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CEOs try to help Republicans and Democrats be trustworthy and do the right thing

Thu, December 20, 2012 6:30 AM | Deleted user

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Even before Wall Street Banks were found complicit in the melt down which would be recorded in history books as “the global financial crisis,” measures of trust in business and CEO credibility were in decline. One of the few groups with lower trust scores was the U.S. Congress in which only about 10% of Americans currently say they have a great deal of confidence. Now CEOs are trying to step in to fix the government’s gridlock and dysfunction as we near the fiscal cliff. Their message is about in competitiveness and jobs something they argue both Democrats and Republicans should care about.

The Wall Street Journal captured this dynamic in a profile about David Cote the CEO of Honeywell. Similarly General Electric CEO Jeff Immelt weighed in during a Dec 10 interview with Charlie Rose. While these and other CEOs are criticized by some groups as being motivated by self-interest and a desire to grow their profits, this development brings some very positive dynamics to a political and regulatory system that has lost all credibility and trust. First, business leaders can credibly create a common and practical platform for compromise between ideological combatants: jobs and competitiveness! A major root cause of dysfunction in Washington is a lack of common values that form the basis for governance. CEOs understand that you cannot run a large organization without a common mission. The November election proved that competitiveness and jobs is the common ground for governance and CEOs (along with groups representing labor) have a place at the table in this conversation. Second, business leaders help expose the dysfunction of the U.S. government relative to our global competitors. As Jeff Immelt said on Charlie Rose, the Chinese government has a long-term plan and they get things done. David Cote, after hearing the warring ideologists and lack of pragmatic results, said to a Washington group: “Who are you people? Is this the way you do the nation’s business? I’d fire all of you.” An essential dimension of American competitiveness is a trustworthy partnership between business and government to establish regulatory, taxation and other elements of a growth-friendly environment. While business earned the scorn heaped on them during the global financial crisis, a number of scholars have suggested that of the two partners, it is the government in the U.S. that has been the most dysfunctional from a governance and regulatory standpoint.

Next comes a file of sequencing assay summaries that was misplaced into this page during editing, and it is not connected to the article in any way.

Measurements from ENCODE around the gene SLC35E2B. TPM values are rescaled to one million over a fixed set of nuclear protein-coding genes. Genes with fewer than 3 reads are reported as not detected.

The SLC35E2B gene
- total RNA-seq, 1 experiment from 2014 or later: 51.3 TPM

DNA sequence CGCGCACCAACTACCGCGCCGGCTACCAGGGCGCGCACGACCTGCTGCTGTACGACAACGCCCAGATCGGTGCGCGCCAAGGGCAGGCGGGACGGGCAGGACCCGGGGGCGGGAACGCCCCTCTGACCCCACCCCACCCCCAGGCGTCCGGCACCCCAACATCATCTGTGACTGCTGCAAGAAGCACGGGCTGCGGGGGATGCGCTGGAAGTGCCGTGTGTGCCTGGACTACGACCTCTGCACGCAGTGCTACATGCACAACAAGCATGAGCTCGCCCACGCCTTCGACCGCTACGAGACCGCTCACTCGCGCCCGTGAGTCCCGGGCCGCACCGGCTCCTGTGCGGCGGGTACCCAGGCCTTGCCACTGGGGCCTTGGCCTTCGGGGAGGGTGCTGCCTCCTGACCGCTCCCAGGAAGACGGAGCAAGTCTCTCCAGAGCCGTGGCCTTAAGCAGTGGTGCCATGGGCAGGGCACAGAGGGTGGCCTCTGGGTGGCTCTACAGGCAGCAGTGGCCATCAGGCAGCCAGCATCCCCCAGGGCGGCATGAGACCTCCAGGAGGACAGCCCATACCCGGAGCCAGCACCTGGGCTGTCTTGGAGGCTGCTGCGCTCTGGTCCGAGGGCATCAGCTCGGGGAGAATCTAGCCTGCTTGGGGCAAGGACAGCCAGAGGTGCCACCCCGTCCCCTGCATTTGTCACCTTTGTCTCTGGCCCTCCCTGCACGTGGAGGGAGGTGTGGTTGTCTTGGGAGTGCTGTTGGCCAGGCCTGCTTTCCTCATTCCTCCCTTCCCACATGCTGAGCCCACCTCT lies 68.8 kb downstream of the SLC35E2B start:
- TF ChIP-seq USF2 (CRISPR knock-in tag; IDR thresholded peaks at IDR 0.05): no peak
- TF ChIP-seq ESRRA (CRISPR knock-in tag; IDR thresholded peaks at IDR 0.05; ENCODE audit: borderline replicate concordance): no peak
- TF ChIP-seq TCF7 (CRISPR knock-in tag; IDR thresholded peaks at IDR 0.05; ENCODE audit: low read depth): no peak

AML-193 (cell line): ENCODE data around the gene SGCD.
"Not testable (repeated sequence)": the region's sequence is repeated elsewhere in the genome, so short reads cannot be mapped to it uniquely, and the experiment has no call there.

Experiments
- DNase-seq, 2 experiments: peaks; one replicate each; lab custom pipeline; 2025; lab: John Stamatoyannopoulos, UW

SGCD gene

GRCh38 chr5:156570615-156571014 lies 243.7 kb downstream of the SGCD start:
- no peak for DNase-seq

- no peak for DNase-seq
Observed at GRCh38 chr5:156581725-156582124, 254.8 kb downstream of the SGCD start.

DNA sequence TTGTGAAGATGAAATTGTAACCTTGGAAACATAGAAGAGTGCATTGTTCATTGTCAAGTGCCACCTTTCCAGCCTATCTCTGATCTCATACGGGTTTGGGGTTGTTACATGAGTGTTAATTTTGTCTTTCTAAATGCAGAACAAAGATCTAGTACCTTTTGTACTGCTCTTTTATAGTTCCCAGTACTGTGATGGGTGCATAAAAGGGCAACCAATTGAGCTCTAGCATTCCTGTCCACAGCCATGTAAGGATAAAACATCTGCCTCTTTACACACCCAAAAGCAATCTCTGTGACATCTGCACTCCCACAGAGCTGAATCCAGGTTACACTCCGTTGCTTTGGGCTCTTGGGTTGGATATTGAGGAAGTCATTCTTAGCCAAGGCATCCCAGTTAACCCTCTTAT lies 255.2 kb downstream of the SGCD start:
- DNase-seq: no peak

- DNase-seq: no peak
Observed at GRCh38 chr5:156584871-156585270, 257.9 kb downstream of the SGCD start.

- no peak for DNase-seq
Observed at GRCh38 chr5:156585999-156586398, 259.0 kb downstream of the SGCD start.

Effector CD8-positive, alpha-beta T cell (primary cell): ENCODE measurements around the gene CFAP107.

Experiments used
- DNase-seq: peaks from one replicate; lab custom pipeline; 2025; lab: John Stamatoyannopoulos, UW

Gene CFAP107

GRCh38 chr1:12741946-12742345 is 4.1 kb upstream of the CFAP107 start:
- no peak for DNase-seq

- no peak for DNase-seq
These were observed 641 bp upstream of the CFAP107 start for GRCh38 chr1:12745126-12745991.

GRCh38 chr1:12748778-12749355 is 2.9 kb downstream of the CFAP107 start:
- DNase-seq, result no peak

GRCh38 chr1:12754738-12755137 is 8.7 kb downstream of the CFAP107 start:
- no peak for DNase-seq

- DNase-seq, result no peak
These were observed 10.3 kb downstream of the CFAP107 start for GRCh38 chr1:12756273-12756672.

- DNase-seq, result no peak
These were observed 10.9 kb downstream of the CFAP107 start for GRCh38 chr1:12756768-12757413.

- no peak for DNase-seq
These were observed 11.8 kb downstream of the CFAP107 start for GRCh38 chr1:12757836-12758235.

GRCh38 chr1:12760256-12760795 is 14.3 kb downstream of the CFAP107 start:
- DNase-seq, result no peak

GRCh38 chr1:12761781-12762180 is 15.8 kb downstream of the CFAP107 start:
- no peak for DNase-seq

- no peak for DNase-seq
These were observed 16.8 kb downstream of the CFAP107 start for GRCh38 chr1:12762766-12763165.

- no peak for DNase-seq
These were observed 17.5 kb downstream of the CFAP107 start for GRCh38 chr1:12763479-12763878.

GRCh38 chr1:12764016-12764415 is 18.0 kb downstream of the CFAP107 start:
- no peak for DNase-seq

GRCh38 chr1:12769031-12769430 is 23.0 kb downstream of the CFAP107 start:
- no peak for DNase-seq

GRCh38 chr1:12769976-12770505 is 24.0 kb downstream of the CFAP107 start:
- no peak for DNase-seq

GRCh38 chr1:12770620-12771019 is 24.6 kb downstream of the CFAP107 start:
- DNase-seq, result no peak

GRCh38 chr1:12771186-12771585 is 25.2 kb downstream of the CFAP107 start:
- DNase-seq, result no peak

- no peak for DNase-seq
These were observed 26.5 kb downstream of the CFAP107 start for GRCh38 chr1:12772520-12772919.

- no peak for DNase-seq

Finally, with Warren Buffet leading the way, many CEOs have expressed willingness for shared sacrifice to solve our fiscal crisis and many other pressing problems of society. It is refreshing to see business people doing the right thing. Too often it seems that business scandals like money laundering and Libor appear on the front pages but the good news never gets reported. Congratulations to some business leaders who are helping to restore trust in business and in government. Without competent trustworthy leaders and institutions, there will surely be more cliffs ahead that put Americans at risk.


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